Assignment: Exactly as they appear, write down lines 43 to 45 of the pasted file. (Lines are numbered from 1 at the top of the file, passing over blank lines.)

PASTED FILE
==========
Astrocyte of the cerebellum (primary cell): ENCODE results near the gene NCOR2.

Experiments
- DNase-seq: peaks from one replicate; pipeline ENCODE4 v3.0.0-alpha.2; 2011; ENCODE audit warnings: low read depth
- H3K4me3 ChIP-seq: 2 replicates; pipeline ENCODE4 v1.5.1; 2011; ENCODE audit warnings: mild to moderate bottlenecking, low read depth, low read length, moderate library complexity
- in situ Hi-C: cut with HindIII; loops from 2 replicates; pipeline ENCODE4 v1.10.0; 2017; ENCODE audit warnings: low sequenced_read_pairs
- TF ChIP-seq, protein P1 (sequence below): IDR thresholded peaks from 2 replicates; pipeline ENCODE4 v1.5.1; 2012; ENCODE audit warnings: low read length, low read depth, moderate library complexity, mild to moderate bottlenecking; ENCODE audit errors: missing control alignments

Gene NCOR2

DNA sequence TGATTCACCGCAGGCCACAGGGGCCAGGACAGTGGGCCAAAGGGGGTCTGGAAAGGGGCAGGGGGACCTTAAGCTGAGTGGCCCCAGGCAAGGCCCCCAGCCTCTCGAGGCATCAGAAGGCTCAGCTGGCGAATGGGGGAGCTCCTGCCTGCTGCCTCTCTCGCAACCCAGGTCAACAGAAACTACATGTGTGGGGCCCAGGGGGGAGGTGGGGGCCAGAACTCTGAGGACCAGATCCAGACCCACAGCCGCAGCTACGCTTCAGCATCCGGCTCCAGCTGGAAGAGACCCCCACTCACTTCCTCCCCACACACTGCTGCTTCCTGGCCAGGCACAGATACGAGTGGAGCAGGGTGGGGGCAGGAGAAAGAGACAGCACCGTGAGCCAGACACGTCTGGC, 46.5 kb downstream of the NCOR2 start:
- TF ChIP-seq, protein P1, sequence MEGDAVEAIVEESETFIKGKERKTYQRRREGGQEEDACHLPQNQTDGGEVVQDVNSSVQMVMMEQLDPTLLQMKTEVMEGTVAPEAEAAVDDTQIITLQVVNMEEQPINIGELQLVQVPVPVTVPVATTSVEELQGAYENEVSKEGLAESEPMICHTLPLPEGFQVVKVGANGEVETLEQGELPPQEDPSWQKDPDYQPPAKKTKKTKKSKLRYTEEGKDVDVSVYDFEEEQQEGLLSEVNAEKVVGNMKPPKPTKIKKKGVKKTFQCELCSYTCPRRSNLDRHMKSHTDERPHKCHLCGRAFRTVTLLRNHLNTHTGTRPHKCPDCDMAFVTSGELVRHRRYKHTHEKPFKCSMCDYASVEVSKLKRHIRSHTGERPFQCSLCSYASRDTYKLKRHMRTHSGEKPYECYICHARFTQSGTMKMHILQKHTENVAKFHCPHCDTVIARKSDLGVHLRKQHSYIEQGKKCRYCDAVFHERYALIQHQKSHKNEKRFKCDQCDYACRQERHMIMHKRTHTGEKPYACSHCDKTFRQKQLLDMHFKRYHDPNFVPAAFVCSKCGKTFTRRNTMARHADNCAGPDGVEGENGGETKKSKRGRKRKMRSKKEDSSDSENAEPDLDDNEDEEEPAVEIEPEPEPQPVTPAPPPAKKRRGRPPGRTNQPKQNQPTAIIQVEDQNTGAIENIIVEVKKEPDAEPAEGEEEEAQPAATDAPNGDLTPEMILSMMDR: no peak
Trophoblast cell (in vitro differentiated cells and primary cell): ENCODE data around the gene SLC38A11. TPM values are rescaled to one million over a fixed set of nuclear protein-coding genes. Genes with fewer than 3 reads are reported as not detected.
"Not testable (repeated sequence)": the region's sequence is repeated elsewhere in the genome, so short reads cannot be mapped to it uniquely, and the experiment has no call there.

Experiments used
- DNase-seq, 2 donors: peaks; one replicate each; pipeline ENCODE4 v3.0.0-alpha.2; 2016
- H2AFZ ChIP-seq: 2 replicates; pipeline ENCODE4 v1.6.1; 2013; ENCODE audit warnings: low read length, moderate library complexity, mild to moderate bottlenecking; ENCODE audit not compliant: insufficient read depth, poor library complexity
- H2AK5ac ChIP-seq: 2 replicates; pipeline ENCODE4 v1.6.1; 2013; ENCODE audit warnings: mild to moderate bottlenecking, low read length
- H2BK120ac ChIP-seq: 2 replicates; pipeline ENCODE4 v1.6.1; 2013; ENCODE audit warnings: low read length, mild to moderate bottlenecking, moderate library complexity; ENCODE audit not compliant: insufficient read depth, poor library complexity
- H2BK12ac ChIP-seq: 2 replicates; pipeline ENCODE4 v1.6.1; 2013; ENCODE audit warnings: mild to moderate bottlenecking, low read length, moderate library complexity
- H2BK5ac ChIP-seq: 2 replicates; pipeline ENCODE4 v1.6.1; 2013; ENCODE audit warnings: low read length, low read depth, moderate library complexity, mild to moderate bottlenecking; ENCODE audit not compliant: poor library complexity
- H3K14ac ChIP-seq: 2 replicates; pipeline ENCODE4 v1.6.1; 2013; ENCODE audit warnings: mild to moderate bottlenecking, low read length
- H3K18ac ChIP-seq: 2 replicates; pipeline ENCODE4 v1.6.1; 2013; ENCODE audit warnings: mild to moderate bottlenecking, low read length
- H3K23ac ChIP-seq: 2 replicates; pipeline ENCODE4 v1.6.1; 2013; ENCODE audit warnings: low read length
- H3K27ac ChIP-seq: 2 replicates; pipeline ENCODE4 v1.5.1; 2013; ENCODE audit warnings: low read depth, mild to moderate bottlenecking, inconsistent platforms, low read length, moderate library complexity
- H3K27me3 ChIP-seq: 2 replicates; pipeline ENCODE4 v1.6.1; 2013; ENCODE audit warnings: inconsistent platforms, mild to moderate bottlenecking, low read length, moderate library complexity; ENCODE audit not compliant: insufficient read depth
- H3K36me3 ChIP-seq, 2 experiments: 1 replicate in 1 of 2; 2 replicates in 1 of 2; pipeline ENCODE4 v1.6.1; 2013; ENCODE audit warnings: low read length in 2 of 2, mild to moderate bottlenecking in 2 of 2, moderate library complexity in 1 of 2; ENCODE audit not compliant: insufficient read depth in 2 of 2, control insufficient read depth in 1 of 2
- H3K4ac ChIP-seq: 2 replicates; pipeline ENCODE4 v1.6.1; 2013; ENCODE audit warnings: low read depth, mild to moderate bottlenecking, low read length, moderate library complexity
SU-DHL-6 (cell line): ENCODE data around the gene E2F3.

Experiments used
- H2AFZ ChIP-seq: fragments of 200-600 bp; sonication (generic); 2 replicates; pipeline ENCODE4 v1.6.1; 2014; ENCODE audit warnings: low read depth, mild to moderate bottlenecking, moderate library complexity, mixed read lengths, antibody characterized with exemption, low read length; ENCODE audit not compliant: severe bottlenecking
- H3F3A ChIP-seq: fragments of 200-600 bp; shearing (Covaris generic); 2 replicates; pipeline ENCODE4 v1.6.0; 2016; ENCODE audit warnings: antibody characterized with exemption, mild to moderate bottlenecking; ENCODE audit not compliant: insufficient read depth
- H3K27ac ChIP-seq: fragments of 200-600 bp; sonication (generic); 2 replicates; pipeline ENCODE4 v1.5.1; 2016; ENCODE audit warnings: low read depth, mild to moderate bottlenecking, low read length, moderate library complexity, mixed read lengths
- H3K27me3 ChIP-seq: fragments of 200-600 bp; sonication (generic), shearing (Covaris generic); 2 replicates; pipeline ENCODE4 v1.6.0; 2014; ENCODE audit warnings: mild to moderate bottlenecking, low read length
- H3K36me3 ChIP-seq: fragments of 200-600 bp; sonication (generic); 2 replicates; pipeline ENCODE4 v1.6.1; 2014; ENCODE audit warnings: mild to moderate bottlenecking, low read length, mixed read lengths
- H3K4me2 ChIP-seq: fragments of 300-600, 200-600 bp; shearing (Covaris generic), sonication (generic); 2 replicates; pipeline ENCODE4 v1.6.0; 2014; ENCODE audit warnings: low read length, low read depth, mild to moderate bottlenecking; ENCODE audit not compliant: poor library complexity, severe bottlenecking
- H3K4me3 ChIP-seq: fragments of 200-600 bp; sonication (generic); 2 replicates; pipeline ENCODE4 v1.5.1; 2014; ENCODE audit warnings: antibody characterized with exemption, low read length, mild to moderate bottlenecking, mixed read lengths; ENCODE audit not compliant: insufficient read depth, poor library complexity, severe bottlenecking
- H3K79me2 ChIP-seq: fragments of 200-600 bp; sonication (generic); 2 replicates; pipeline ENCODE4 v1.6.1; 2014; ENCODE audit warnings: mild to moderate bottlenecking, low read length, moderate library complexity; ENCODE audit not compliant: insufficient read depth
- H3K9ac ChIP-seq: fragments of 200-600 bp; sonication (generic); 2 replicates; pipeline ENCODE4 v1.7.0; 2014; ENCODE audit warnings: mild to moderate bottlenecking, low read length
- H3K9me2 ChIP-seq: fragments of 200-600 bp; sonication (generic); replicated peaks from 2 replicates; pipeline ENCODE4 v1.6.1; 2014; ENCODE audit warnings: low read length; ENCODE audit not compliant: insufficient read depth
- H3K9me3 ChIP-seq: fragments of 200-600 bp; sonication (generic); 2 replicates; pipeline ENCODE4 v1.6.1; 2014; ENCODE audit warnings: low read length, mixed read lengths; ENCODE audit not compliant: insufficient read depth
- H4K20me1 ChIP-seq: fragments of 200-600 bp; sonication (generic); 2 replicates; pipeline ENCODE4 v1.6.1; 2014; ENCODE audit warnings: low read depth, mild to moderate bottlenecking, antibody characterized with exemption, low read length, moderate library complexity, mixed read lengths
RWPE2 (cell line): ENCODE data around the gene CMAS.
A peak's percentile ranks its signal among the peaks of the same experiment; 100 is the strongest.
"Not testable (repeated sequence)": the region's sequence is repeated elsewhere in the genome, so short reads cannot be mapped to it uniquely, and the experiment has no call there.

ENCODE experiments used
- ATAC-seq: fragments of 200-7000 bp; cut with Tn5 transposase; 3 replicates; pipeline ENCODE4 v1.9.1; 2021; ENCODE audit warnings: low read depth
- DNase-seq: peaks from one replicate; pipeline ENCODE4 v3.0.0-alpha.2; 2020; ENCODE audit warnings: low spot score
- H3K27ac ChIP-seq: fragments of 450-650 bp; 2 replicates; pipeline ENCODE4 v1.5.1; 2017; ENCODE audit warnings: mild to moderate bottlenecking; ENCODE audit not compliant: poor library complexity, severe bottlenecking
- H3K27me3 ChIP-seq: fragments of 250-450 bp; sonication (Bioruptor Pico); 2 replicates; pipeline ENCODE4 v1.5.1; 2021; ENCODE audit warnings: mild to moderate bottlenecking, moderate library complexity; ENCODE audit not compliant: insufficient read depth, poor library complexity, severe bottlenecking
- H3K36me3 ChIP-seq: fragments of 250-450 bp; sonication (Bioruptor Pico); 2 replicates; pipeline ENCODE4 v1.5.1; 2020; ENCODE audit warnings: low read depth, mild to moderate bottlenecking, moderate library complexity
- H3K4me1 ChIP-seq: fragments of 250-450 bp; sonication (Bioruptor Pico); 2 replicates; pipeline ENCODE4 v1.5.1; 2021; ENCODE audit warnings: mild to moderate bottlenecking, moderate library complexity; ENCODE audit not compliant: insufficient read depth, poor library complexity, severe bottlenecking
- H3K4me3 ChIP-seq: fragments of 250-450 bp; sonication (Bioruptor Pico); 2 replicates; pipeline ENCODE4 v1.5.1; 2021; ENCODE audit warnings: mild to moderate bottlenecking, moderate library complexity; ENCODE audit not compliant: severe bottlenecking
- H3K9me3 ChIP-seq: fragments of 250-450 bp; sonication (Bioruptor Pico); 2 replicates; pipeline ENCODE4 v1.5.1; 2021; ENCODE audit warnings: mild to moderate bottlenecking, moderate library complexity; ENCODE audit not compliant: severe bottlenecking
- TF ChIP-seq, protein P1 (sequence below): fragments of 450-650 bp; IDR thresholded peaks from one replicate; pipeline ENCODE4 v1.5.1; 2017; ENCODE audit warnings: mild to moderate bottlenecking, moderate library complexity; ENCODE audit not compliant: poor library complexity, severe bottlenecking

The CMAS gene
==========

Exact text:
ENCODE experiments used
- ATAC-seq: fragments of 200-7000 bp; cut with Tn5 transposase; 3 replicates; pipeline ENCODE4 v1.9.1; 2021; ENCODE audit warnings: low read depth
- DNase-seq: peaks from one replicate; pipeline ENCODE4 v3.0.0-alpha.2; 2020; ENCODE audit warnings: low spot score